This report provides the results of a detailed Level II analysis of scour potential at structure
WODSTH00050071 on Town Highway 5 crossing Kedron Brook, Woodstock, Vermont
(figures 1–8). A Level II study is a basic engineering analysis of the site, including a
quantitative analysis of stream stability and scour (U.S. Department of Transportation,
1993). Results of a Level I scour investigation also are included in Appendix E of this
report. A Level I investigation provides a qualitative geomorphic characterization of the
study site. Information on the bridge, gleaned from Vermont Agency of Transportation
(VTAOT) files, was compiled prior to conducting Level I and Level II analyses and is
found in Appendix D.
The site is in the New England Upland section of the New England physiographic province
in east-central Vermont. The 16.1-mi2
drainage area is in a predominantly rural and forested
basin. However, the bridge site is within the Village of Woodstock. In the vicinity of the
study site, the surface cover is best described as suburban downstream of the bridge and
forest and brush upstream of the bridge.
In the study area, Kedron Brook has an incised, sinuous channel with a slope of
approximately 0.03 ft/ft, an average channel top width of 33 ft and an average bank height
of 11 ft. The predominant channel bed material is cobble with a median grain size (D50) of
112 mm (0.368 ft). The geomorphic assessment at the time of the Level I and Level II site
visit on September 14, 1994, indicated that the reach was vertically degraded. Evidence of
the degradation was observed at the outlet of the bridge where the stream bed is 4 ft below
the downstream invert of the structure (see figure 6).
The Town Highway 5 crossing of Kedron Brook is a 30-ft-long, two-lane bridge/box
culvert consisting of one 25-foot concrete span (Vermont Agency of Transportation, written
communication, August 3, 1994). The opening length of the structure parallel to the bridge
face is 23.5 ft.The bridge is supported by vertical, concrete abutments with wingwalls. The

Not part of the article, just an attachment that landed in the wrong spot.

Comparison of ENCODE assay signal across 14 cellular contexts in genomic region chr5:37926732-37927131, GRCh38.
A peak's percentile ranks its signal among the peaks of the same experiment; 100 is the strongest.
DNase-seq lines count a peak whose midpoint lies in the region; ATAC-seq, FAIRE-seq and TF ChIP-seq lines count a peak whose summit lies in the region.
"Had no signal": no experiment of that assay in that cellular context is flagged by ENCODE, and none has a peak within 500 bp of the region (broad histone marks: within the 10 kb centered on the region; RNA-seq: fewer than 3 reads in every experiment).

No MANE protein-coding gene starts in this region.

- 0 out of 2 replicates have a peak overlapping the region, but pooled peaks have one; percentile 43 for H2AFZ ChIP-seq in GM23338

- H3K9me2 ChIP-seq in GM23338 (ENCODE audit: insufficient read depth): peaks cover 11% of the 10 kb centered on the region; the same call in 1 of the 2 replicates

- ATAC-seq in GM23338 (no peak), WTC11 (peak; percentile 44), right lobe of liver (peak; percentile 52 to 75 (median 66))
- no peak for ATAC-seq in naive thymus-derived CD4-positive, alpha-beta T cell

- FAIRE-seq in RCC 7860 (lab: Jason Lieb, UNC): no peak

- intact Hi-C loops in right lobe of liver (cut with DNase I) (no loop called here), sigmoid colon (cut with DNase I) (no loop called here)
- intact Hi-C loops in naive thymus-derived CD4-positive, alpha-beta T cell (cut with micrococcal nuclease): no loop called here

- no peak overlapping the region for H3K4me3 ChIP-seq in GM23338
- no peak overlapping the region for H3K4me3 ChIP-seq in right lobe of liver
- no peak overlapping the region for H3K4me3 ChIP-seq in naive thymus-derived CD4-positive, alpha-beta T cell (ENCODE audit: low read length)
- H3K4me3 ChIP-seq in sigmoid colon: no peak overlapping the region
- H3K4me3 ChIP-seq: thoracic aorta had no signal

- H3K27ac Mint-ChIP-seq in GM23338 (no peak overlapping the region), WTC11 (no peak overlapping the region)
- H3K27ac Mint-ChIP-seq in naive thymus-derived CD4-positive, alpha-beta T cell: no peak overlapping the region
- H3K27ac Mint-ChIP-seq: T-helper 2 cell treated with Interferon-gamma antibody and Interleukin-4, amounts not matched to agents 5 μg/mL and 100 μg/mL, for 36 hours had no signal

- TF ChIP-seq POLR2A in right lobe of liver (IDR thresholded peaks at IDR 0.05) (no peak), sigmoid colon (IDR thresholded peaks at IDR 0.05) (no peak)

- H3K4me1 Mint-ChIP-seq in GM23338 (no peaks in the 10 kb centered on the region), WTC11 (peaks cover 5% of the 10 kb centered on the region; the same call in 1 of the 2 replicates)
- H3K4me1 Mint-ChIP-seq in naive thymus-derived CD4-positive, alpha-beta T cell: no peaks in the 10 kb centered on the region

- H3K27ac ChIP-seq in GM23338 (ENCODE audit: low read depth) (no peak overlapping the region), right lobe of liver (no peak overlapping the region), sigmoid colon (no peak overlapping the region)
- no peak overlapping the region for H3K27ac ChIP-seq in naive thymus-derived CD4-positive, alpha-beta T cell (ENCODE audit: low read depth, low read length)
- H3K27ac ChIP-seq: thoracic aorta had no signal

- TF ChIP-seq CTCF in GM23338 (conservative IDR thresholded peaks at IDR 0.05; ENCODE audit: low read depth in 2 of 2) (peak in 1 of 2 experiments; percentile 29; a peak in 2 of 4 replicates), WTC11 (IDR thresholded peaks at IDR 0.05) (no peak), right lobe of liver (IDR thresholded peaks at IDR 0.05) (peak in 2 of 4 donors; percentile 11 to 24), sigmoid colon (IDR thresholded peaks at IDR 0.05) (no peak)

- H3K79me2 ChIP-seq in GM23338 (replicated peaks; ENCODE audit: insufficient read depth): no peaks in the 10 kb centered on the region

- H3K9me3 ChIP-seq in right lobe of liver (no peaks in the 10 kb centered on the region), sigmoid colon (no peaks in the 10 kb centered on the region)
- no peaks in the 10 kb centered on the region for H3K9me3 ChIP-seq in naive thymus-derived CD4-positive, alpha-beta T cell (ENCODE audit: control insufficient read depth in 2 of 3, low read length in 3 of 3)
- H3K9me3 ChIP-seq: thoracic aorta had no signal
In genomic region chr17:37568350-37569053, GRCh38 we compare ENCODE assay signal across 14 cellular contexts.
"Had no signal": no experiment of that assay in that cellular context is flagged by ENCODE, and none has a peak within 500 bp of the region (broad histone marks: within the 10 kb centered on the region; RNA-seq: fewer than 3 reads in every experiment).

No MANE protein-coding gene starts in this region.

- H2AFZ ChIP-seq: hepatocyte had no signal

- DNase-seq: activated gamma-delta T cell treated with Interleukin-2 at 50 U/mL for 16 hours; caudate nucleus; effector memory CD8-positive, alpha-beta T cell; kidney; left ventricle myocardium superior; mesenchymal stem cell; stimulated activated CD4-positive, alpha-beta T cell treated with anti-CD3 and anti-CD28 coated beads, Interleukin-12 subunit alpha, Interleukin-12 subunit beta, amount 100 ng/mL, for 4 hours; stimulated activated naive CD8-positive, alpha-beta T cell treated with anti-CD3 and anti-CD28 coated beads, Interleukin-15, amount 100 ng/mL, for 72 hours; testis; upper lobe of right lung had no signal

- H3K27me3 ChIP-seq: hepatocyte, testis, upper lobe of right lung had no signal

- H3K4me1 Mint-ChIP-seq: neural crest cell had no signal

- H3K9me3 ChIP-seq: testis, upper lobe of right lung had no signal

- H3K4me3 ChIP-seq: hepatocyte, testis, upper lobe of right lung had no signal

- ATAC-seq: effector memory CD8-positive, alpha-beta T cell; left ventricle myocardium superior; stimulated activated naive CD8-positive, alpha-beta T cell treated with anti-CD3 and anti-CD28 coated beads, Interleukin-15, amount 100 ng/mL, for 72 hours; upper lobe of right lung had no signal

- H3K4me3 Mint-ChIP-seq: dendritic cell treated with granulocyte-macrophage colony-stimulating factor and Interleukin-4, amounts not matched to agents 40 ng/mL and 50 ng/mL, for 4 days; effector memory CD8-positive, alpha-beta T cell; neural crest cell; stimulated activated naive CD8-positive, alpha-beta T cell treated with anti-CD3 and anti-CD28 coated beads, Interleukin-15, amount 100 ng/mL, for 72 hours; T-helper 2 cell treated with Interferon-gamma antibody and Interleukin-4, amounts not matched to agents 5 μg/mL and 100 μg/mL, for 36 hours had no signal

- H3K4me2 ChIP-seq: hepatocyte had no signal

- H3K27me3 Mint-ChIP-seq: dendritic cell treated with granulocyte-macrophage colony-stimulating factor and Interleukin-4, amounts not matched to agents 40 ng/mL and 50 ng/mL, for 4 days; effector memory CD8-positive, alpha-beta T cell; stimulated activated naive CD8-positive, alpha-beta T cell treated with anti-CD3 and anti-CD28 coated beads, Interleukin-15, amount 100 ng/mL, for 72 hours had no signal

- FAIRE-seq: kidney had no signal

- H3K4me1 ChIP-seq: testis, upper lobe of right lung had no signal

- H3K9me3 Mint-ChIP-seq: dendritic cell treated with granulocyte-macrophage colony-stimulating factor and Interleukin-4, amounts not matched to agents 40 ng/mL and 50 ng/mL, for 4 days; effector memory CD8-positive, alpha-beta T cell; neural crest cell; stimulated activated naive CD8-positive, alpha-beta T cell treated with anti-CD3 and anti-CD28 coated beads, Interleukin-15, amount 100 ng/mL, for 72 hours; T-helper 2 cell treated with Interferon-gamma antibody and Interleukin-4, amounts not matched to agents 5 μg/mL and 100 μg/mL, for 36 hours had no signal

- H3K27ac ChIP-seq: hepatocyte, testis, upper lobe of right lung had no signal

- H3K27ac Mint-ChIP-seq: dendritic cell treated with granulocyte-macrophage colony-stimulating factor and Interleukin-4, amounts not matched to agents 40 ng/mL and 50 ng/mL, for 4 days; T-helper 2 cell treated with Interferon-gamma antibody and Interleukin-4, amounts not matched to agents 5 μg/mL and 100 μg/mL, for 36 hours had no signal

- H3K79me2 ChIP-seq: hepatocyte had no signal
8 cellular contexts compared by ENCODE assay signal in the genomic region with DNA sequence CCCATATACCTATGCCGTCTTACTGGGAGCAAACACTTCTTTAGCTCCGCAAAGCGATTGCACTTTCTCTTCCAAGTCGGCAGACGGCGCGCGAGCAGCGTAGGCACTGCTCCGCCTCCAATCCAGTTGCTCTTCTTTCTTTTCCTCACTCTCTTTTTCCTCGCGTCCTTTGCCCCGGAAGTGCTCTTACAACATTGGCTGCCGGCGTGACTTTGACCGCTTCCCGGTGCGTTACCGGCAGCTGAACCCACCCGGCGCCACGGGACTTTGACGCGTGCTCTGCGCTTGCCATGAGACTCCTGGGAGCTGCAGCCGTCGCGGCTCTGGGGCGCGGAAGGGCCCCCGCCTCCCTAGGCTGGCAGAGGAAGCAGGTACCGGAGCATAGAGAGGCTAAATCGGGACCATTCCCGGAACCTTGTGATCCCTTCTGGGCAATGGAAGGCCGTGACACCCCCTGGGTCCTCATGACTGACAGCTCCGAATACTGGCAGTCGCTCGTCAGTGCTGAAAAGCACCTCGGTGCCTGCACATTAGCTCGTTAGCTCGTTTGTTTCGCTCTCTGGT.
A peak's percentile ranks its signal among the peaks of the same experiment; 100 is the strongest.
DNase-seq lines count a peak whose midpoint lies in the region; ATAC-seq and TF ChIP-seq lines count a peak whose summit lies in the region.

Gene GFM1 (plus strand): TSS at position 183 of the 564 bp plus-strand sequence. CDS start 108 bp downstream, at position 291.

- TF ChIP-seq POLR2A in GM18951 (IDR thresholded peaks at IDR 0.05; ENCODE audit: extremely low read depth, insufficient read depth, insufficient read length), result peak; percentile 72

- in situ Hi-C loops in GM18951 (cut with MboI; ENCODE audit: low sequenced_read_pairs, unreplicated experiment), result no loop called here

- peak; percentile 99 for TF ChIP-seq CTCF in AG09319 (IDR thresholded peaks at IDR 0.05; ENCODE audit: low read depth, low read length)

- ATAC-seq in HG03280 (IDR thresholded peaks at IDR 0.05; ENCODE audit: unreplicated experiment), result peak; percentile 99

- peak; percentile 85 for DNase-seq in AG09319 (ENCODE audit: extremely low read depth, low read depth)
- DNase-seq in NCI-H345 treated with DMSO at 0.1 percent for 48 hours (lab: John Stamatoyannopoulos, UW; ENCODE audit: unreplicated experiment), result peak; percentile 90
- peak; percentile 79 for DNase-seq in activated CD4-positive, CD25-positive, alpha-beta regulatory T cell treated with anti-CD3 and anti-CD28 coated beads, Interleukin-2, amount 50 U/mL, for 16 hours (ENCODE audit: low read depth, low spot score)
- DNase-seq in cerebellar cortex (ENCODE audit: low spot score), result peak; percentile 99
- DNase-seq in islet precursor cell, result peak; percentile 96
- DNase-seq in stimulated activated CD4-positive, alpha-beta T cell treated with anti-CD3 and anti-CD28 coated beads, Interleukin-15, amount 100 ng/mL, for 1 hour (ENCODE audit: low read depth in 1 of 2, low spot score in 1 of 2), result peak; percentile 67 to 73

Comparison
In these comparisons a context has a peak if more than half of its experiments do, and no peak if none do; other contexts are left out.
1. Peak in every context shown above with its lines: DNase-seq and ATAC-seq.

channel bed under the bridge is covered entirely by a concrete slab. The channel is skewed
approximately 45 degrees to the opening and the opening-skew-to-roadway is also 45
Scour countermeasures at the site include concrete retaining walls on both the left and right
downstream banks extending approximately 130 ft downstream; a drywall constructed of
stone on the upstream right bank extending to the next bridge upstream; type-2 stone fill
(less than 36 inches diameter) along the upstream left bank, at the upstream end of the
upstream right wingwall, and along the base of the retaining wall on the downstream left
bank; and type-3 stone-fill (less than 48 inches diameter) along the base of the retaining
wall on the downstream right bank. In addition, the channel under the bridge is concrete.
Further details describing conditions at the site are included in the Level II Summary and
Appendices D and E.
Scour depths and recommended rock rip-rap sizes were computed using the general
guidelines described in Hydraulic Engineering Circular 18 (Richardson and others, 1995)
for the 100- and 500-year discharges. In addition, the incipient roadway-overtopping
discharge is determined and analyzed as another potential worst-case scour scenario. Total
scour at a highway crossing is comprised of three components: 1) long-term streambed
degradation; 2) contraction scour (due to accelerated flow caused by a reduction in flow
area at a bridge) and; 3) local scour (caused by accelerated flow around piers and
abutments). Total scour is the sum of the three components. Equations are available to
compute depths for contraction and local scour and a summary of the results of these
Contraction scour for all modelled flows ranged from 0.0 to 2.5 ft. The worst-case
contraction scour occurred at the incipient roadway-overtopping discharge, which was less
than the 100-year discharge. The contraction scour depths do not take the concrete channel
bed under the bridge into account. Abutment scour ranged from 8.7 to 18.2 ft. The worstcase abutment scour occurred at the 500-year discharge. Additional information on scour
depths and depths to armoring are included in the section titled “Scour Results”. Scouredstreambed elevations, based on the calculated scour depths, are presented in tables 1 and 2.
A cross-section of the scour computed at the bridge is presented in figure 8. Scour depths
were calculated assuming an infinite depth of erosive material and a homogeneous particlesize distribution.
It is generally accepted that the Froehlich equation (abutment scour) gives “excessively
conservative estimates of scour depths” (Richardson and others, 1995, p. 47). Usually,
computed scour depths are evaluated in combination with other information including (but
not limited to) historical performance during flood events, the geomorphic stability
assessment, existing scour protection measures, and the results of the hydraulic analyses.
Therefore, scour depths adopted by VTAOT may differ from the computed values
Additional Publication Details
USGS Numbered Series
Level II scour analysis for Bridge 71 (WODSTH00050071) on Town Highway 5, crossing Kedron Brook, Woodstock, Vermont